August 6, 2014

Human Resource Management and Selection

This chapter and subsequent chapters on topic of staffing are not comprehensively covered chapters. Koontz and O'Donell tried to give emphasis to dimension of managers ignoring the important frontline operators. I need to read other books on principles of management to see if they provided any content on staffing of operators.

Staffing is defined as filling and keeping filled positions in the organization structure.

The managerial function of staffing is defined as filling, and keeping filled, positions in the organization structure. This is done by identifying work-force requirements, inventorying the people available, and recruiting, selecting, placing, promoting, appraising, planning the careers of, compensating, and training or otherwise developing both new employees and current job holders so that they can accomplish their tasks effectively and efficiently. Staffing is closely linked to organizing, the setting up of intentional structures of roles and positions. As the organization chart is feasible only when it can be staffed or filled.

Most business executives  would agree that people are the most important asset of an enterprise. The development of these human resources can be managed in a  systematic manner.

In practice, usually there is little or no integration between human resource planning and other managerial functions such as enterprise  In this chapter, the authors tried provide the description of  a conceptual human resource model that integrates the various aspects of human resource planning and links them with other managerial functions.

Staffing affects leading and controlling. Well-trained managers exert leadership by creating an environment in which people, working together in groups, can achieve enterprise objectives and at the same time accomplish personal goals. Similarly, the selection of qualified managers also affects controlling by, for example, preventing undesirable deviations from becoming major problems.

Staffing is carried out within the enterprise. It has to consider internal factors and external environment factors. Therefore, internal factors of the firm - such as personnel policies, organizational climate, and the reward system - must be taken into account. Clearly, without adequate rewards, it is impossible to attract and keep quality human resources managers. Similarly, the external environment cannot be ignored; high technology demands well-trained, well-educated, and highly skilled managers. In fact, technology often demands a multiprofessional work force with managers trained in several professions such as engineering, physics, and mathematics. Another external factor may be a small supply of managers coupled with great demand for managers in the labor market, which may prevent an enterprise from growing at a desired rate.

Effective staffing demands a systems approach.

Enterprise Plans

For effective manpower planning, one must start with enterprise plans,  which are formulated in the planning process. In planning, opportunities for the enterprise are identified, and objectives are set. Alternative courses of action are developed, evaluated, and selected. For example, a favorable market for a new energy-saving engine may be identified. Consequently, a specific market share objective - let us say 3 percent by the end of the year - for the new product line may be considered reasonable.

This may be based on the premise that the Gross National Product will grow at certain  percent annually for a certain period in the future. To be sure, alternative product lines are also considered; but, based on the data, the energy saving vehicle is selected as having the best prospects for success. Because the enterprise operates in an uncertain environment, contingency plans are also developed. It is important, however, that planning not be done in isolation. Rather it must become an input for the staffing function. After all, the plans will have to be implemented by people, hence the importance of relating them to the human resources.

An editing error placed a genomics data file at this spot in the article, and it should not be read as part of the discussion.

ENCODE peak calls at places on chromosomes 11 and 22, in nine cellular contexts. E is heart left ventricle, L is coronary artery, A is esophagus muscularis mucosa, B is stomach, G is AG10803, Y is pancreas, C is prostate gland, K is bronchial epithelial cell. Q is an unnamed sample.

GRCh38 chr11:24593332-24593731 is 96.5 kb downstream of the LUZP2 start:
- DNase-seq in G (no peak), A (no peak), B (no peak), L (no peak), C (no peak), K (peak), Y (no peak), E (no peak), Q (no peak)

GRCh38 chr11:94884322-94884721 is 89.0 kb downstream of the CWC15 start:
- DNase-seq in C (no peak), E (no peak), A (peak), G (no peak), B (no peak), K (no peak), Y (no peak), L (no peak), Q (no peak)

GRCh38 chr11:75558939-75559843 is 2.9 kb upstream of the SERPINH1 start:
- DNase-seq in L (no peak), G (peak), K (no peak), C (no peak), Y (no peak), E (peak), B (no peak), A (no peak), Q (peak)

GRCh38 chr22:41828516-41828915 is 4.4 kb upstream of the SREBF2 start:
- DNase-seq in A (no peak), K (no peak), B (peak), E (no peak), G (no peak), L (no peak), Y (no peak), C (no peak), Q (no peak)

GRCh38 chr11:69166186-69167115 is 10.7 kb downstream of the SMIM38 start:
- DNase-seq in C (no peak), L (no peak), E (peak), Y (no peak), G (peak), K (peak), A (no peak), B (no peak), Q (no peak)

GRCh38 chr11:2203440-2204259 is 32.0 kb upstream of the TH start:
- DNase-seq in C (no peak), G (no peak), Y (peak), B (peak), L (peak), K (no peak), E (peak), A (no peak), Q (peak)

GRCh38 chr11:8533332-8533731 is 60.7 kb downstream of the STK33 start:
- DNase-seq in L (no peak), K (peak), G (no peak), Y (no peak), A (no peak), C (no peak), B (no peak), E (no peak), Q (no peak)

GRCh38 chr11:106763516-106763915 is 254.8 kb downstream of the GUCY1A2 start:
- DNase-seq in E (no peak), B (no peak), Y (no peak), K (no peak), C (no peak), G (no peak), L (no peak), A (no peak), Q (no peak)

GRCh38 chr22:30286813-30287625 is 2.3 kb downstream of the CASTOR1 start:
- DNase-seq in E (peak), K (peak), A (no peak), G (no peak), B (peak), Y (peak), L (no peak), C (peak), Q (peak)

Organization Plans

In order to carry out the plans, organizational arrangements must be made. Thus, to develop the new vehicle, certain required activities are identified and grouped. For example, identification would involve outlining such activities as financing the project, designing the engine, purchasing the parts, assembling the units, analyzing potential markets, developing advertising materials, and a myriad of other details. These activities are then grouped into classifications such as engineering, manufacturing, purchasing, and marketing. Authority is then delegated to managers in these various classifications to perform the activities outlined. Finally provisions are made for vertical and horizontal integration of authority and information relationships. Clearly, the organization structure must be filled and maintained with competent managers, and this is the purpose of human resource planning.

In this connection, one must consider how far in the future an organization and staffing plan should
extend. Basically, this depends on the degree of flexibility an enterprise has, and the "commitment
principle." This principle implies that decisions should be made taking into account the time in the
future necessary to foresee the fulfillment of commitments involved in a decision made today. If, for
instance, an enterprise develops its own managers - as most firms do - fairly long-range plans are
required. On the other hand, firms that adhere to a policy of open competition will be more flexible,
because they may also fill positions with managers from outside as the needs become apparent.
Flexibility also varies with the size of the enterprise. In a large company, so many positions exist that
managers can be transferred to departments with the greatest needs.

After all, the plans will have to be implemented by people, hence the importance of relating them to the human resources.

The Management Inventory

A manpower inventory can indicate the need for proactive action to keep the higher positions in the organization filled. A manpower inventory chart is an an organization chart with managerial positions indicated and further information  with respect to the promotability of each person holding a position under him into his position. In this connection, appraisal of the abilities of managers becomes an important input for the manager inventory chart because it facilitates the assessment of knowledge, skills, and proficiency of managers. Furthermore, this chart is useful for preparing management and organization development plans to overcome deficiencies in managers and to utilize their potential.